It has been an anxious time for American journalists. In several high-profile cases, and many less known ones, reporters have been subpoenaed by federal judges, special prosecutors or civil litigants and threatened with jail when they refused to name their confidential sources.
The most famous episode surrounded the outing of CIA agent Valerie Plame. Rather than disclose her source, New York Times reporter Judith Miller spent 85 days in jail. In another case, Josh Wolf, a freelancer, refused to surrender video outtakes (later posted on his blog) of an anti-G8 protest in San Francisco to a judge, spending 226 days in jail.
"There's a record number of subpoenas out there," said Linda Foley, who heads the Newspaper Guild. "And while the Plame case was about national security, the Balco case [two reporters who faced jail for protecting a source in a steroid scandal] was about sports. It seems like open season."
Protecting sources is a fundamental duty for journalists. Yet numerous cases, some ongoing, have shown that media confidence in the first amendment, which protects free speech, is misguided. US federal courts have repeatedly cited a 1972 Supreme Court ruling, Branzburg versus Hayes, that said there is ultimately no First Amendment privilege for reporters.
Following this ruling, 32 states and the District of Columbia adopted shield laws to protect reporters. In some, privilege is absolute. In others it is conditional. Judicial interpretations that recognize the need for protection serve the same purpose in all the other states, except in Wyoming, the home state of Vice President Dick Cheney, whose adversarial relationship with the media echoes the dark dynamic between the Fourth Estate and former US president Richard Nixon.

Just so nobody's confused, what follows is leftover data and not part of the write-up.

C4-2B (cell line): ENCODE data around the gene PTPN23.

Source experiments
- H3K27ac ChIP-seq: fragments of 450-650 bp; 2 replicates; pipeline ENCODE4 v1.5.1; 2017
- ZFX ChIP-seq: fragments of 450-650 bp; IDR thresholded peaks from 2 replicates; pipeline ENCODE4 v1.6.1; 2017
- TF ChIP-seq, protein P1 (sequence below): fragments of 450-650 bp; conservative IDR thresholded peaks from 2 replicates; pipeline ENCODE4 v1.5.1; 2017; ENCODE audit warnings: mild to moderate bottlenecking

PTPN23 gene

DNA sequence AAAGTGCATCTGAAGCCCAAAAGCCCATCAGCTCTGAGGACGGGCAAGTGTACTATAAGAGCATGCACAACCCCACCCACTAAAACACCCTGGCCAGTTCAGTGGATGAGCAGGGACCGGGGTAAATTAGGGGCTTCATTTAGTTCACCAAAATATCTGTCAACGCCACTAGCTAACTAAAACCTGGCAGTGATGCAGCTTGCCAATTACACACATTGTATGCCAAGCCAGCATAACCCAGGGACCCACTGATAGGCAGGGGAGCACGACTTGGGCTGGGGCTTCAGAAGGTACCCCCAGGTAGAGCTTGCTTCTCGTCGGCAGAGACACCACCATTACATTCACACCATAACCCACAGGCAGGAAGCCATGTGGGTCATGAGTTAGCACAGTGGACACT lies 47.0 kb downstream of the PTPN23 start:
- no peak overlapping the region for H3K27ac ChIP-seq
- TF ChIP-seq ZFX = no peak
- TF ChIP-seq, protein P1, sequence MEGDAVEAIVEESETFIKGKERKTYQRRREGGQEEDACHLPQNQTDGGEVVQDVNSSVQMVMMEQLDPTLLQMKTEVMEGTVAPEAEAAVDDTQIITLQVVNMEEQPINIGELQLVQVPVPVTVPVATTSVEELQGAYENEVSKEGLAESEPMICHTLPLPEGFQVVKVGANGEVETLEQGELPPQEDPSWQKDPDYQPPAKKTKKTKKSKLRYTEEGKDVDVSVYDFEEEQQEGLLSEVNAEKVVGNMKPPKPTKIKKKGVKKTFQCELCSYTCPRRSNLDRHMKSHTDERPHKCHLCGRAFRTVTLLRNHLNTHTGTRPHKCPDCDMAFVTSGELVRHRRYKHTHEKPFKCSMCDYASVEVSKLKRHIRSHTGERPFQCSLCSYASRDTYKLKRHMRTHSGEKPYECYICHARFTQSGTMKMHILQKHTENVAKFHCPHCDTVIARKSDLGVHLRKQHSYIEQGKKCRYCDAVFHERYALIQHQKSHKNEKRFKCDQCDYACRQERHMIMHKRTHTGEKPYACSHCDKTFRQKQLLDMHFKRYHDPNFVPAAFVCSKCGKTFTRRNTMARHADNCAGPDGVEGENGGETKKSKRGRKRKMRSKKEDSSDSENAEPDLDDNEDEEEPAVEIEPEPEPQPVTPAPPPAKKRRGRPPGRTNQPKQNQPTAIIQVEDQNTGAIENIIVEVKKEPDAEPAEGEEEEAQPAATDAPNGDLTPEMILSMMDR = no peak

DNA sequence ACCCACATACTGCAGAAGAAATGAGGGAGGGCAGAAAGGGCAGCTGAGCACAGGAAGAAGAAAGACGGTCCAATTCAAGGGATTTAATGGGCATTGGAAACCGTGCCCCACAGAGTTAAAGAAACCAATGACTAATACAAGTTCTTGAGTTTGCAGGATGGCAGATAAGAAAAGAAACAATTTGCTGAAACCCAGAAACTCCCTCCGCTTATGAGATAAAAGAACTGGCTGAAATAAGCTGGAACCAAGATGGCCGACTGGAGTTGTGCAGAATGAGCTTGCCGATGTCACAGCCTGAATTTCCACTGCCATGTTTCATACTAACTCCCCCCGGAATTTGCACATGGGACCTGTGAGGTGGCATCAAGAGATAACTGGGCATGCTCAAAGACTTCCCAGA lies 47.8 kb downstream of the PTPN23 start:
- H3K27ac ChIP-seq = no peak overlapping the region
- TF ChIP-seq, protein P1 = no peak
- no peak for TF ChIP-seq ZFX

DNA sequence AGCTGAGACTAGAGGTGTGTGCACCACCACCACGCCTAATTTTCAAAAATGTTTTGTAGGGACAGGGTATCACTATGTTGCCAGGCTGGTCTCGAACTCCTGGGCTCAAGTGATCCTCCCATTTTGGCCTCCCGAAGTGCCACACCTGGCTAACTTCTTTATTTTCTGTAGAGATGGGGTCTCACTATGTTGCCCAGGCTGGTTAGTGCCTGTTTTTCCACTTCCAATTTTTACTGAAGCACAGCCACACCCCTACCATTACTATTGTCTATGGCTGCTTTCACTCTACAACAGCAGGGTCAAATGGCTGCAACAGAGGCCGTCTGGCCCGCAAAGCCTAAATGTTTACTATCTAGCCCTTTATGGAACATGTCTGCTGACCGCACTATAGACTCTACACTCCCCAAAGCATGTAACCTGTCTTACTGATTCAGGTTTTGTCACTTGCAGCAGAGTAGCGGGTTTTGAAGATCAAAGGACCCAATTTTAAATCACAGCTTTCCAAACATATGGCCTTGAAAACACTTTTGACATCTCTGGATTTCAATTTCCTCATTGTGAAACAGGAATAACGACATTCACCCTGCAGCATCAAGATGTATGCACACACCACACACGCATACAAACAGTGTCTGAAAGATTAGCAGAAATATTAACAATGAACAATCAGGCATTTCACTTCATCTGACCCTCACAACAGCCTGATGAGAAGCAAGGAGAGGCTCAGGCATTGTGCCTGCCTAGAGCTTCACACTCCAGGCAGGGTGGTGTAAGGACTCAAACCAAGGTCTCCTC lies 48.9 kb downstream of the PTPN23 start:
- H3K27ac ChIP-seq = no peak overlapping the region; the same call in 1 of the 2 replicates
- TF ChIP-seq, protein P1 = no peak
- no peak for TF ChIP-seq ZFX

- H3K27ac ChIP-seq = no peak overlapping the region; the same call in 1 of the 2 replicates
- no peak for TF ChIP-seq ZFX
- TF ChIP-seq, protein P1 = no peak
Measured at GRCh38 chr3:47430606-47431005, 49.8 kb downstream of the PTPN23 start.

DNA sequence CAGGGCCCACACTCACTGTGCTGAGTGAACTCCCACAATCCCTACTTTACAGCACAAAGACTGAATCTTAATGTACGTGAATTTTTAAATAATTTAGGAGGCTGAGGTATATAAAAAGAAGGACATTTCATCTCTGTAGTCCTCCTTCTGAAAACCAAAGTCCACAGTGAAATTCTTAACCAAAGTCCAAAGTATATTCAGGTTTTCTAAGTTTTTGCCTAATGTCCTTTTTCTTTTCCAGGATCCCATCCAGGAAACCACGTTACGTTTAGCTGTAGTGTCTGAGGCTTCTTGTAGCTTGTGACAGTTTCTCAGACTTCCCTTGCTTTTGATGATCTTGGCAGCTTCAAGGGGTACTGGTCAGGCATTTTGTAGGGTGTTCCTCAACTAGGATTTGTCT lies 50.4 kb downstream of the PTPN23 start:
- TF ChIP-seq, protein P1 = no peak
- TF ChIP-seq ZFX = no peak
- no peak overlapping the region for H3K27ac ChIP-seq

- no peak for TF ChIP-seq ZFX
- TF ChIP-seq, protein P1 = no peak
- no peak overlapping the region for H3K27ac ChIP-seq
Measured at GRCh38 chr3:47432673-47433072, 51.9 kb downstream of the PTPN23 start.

Nonetheless, reporters were blindsided when free-speech rights failed to stem contempt charges.
"We all assumed the First Amendment protected news gathering in this way," said Kevin Goldberg, an attorney for the American Society of Newspaper Editors. "It's been a real shock to find out we were wrong."
Indeed, US reporters might fare better in Britain. Both the Contempt of Court Act and European rights laws acknowledge the right to protect sources.
"The European court of human rights' Article 10 has been a bulwark of freedom of expression," said Dan Tench, a partner at Olswang law firm in London. "It's conferred a significantly greater protection than domestic courts would have done."
While US journalists have "considerably more latitude" in libel or defamation issues, Tench believes the Judith Miller case simply would not arise in the UK.
"She would clearly be protected and would not have to disclose her source. She certainly wouldn't be thrown in jail. That prospect would appal the judiciary and indeed the British government," he said.
Certainly, the Bush administration's animus towards the media, most publicly in the Plame case, has been sobering for those in the industry; although journalists have also been subpoenaed in civil lawsuits brought against the government, such as those of Wen Ho Lee (
"It certainly has had a chilling effect," Foley said.
This is hardly in the public interest. While big media have deep pockets for legal fights, smaller players, fighting to survive as new media roils the industry, may ignore contentious stories rather than risk litigation and jail.